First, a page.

Caution: Black Mamba Territory
The sisters of the Black Mamba Anti-Poaching Unit (APU) are not doing it for themselves but for the entire world—putting their own lives on the line every day in an effort to save our precious rhino. The APU was founded by Transfrontier Africa to protect the Olifants West region of Balule Nature Reserve, which forms part of the Greater Kruger National Park.
The area in which the Black Mambas patrol is a free-range savannah ecosystem with open borders to the Kruger. The highly endangered black rhino as well as the white rhino are strongly represented in this location.
Since the unit went into operation in 2013, the number of rhinos lost to poaching has plummeted; snaring and illegal bush-meat incidents have been reduced by 75%; and nine poacher incursions have been detected, leading to the arrests of the offenders. The unit has also shut down five poacher camps. Twenty-six unarmed members conduct foot patrols, observations, vehicle checks and road blocks, and educate their peers on the importance of conservation and gathering intelligence from their communities.
Restoring dignity and self-worth, and empowering communities to play their part, are crucial components of efforts to combat the illegal wildlife trade across the globe, and the Black Mambas are an outstanding example of success. Their brave actions are sending the message to others in South Africa and beyond, that communities themselves can prevent this illicit trade—which threatens not only iconic species such as rhino and elephants but puts money in the hands of criminal gangs, thus increasing insecurity and risking livelihoods.
The Mambas patrol the reserve—part of the two-million-hectare Greater Kruger National Park and home to rhinos, leopards, lions, elephants and several other animals—for three weeks at a time, walking almost 20 kilometres a day. The rangers reportedly know the land so well that a mere misplaced stone is enough to alert them to the presence of poachers.
It will come as little surprise, therefore, that the Black Mambas APU has been honoured this year by the United Nations Environmental Program with its highest environmental prize, the Champions of the Earth Award.
Robbie Stammers asked the unit’s brainchild Craig Spencer, ecologist and head warden of Balule Nature Reserve, and Amy Clark—project administrator for Transfrontier Africa—a few questions.
When was the Black Mamba initiative started?
CS: The Black Mamba APU was founded by Transfrontier Africa and created to protect the Olifants West region of Balule Nature Reserve—beginning with a team of six at the beginning of 2013, and one year later expanding to cover the entire reserve. We therefore maintain and protect the western boundary fence of the Greater Kruger National Park, a significant barrier between human-wildlife conflict and poachers entering the protected areas’ network; and supplying protection to all the wild animals that roam freely throughout Balule.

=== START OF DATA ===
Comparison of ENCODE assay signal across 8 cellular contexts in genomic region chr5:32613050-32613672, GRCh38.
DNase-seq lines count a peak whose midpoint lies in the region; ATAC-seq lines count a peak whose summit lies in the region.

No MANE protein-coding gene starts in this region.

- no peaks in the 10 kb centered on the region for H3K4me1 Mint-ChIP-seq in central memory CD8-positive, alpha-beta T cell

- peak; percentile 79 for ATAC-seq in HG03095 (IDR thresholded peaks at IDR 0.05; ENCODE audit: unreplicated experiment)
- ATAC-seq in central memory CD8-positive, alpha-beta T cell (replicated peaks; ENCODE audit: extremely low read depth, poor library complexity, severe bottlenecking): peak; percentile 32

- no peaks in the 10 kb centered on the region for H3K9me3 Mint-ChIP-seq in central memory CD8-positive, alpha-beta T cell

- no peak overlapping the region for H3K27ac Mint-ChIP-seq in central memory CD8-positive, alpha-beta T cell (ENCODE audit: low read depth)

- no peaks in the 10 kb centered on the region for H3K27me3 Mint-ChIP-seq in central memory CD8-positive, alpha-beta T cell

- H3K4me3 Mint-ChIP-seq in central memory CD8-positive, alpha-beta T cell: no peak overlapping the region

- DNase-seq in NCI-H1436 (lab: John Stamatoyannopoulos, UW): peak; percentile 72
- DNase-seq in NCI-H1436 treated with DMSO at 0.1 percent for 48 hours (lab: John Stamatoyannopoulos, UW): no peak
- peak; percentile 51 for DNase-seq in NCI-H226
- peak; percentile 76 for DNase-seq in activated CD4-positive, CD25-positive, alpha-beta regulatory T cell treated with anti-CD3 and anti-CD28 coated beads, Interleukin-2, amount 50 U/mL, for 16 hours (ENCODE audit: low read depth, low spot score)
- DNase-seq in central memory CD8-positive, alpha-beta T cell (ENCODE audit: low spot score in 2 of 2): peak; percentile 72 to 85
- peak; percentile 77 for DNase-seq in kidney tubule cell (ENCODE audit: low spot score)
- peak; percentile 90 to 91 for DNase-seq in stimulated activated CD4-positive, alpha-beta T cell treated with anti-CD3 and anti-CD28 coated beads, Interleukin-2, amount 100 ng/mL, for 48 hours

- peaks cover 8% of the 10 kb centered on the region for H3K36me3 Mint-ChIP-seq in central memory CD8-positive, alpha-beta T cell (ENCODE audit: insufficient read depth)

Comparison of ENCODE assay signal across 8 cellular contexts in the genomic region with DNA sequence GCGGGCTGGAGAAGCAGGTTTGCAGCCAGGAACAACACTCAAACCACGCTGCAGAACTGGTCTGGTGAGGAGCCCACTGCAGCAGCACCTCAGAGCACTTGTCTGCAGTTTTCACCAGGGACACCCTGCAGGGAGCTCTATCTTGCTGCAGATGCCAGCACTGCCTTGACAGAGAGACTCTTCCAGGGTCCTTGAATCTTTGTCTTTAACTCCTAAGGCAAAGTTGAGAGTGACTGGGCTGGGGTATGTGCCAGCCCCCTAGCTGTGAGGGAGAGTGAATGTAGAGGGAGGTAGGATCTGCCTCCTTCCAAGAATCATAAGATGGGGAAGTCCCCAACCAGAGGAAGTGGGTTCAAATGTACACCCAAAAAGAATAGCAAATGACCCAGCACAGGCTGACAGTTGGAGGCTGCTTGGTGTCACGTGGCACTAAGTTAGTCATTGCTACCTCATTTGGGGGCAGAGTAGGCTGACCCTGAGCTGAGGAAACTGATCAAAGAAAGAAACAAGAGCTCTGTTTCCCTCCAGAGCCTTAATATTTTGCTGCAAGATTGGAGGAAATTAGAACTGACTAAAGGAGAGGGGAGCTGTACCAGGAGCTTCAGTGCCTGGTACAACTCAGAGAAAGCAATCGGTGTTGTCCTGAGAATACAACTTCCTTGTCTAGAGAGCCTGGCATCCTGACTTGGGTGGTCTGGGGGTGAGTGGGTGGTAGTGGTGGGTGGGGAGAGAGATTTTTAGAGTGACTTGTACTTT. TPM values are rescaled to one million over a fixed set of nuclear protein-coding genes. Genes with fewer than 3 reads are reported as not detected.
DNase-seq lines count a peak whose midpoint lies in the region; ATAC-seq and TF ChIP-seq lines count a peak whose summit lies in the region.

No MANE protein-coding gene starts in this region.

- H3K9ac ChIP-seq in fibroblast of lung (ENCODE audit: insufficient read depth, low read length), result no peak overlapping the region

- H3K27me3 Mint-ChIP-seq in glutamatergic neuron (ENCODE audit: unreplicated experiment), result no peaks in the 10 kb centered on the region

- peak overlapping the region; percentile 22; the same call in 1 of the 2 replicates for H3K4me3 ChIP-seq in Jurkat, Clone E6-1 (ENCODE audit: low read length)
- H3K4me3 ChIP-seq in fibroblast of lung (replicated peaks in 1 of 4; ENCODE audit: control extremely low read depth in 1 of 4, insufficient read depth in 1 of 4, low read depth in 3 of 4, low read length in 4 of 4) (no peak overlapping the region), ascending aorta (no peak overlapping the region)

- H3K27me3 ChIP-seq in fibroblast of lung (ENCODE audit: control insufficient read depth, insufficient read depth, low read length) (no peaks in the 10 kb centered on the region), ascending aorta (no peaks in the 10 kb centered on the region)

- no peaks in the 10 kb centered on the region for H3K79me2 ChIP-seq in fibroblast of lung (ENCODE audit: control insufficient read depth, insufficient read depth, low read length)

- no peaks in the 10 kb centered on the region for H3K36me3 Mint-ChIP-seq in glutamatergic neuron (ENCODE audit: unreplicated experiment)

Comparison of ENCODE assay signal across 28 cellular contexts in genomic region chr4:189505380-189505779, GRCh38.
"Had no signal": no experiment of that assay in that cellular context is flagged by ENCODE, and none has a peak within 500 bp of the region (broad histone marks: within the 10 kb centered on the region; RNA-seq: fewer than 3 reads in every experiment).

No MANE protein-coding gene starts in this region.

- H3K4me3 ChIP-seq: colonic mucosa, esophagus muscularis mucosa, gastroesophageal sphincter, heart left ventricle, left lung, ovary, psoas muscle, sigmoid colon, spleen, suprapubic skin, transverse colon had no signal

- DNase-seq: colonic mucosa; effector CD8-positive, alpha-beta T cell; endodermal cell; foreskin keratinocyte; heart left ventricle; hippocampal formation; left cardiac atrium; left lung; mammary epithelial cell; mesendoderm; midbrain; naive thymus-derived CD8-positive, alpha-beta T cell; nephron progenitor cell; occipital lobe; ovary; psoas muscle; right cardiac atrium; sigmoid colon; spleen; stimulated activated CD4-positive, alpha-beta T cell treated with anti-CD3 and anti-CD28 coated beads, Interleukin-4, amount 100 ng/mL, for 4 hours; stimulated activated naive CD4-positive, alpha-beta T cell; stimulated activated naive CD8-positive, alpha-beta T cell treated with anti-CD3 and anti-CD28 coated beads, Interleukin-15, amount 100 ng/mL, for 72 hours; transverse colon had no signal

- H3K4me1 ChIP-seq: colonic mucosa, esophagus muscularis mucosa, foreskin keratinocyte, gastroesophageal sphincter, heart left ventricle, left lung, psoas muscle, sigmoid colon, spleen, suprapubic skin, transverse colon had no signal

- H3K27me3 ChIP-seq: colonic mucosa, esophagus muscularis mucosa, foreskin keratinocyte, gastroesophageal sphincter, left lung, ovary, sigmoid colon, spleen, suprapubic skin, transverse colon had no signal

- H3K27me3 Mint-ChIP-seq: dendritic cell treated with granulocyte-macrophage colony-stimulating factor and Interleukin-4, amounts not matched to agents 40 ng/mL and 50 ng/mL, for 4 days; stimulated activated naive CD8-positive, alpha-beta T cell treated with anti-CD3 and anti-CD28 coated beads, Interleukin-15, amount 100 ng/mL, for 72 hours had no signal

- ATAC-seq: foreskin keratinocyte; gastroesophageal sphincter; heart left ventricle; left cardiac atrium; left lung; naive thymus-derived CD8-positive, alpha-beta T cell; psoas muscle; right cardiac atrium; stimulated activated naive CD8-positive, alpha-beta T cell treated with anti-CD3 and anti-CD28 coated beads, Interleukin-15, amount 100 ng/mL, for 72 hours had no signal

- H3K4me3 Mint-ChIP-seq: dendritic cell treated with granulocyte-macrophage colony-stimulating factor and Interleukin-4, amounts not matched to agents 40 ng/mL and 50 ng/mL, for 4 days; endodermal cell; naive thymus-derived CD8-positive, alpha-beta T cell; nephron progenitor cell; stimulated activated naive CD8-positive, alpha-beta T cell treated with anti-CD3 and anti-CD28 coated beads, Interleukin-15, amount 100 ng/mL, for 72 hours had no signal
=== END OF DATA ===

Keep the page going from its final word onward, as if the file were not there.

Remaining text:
How did the decision to employ women come about?
AC: A different approach was needed to battle poaching, as over the past few centuries the same ‘weapons’ or tools have been used to combat this issue. Although these tools worked at the time, they only temporarily solved the problem. Craig Spencer came up with this long-term solution.
How did you decide on the name Black Mamba?
CS: The black mamba snake is fast, lethally venomous and highly aggressive when threatened. The women of our APU are exactly that when it comes to protecting their area of operation.
What are the motivations of the members to participate in this unit?
AC: All the women who have been selected and who joined the Black Mamba APU have a huge passion for wildlife. They are here to do their part to protect their natural heritage. They want their children and children’s children to enjoy nature as they are so fortunate to do today.
What is your daily routine?
APU: Patrols are conducted daily throughout the reserve and within the buffer zones on our borders. By day, these patrols are conducted on foot, and by night conducted by vehicle. Patrols include the policing of our borders, and bush sweeps conducting searches for snares of bush-meat poachers.
How vast is the poaching crisis in Africa and, most importantly, in the Kruger?
AC: The rate of poaching throughout South Africa is approximately two rhino per day.
How do you protect yourself from spies—or even poachers themselves—who want to sneak in with the teams?
CS: Our teams are subjected to regular lie detector tests to ensure their integrity. We are very happy to say that we have not had a single staff member fail the test.
What do you do when you catch a poacher red-handed?
AC: When poachers are apprehended, they are turned over to SAPS, along with any evidence collected.
What successes can you record?
CS: The two main types of poaching we deal with on a daily basis are bush-meat poaching through the use of snares, and rhino poaching involving poachers breaking into the reserve to shoot and de-horn the animals. Since their deployment in 2013, snaring within the Black Mambas’ area of operation has dropped by 76% within the boundaries of the reserve and 68% within the buffer zones. With the Black Mambas’ constant visual policing, any signs of poachers entering the reserve in order to poach rhino have been picked up quickly—allowing for the poachers to be tracked and caught before having the chance to locate and poach rhino.
If you could pick three words to describe the team, what would they be?
AC: Loyal, passionate and an inspiration to the women of Africa.
Source: The Intrepid Explorer